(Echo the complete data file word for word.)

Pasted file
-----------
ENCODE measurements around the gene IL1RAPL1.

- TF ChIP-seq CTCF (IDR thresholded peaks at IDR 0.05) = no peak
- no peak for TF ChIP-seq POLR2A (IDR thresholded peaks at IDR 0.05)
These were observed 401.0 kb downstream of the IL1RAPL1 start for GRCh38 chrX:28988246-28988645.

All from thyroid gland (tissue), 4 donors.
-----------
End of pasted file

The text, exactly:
ENCODE measurements around the gene IL1RAPL1.

- TF ChIP-seq CTCF (IDR thresholded peaks at IDR 0.05) = no peak
- no peak for TF ChIP-seq POLR2A (IDR thresholded peaks at IDR 0.05)
These were observed 401.0 kb downstream of the IL1RAPL1 start for GRCh38 chrX:28988246-28988645.

All from thyroid gland (tissue), 4 donors.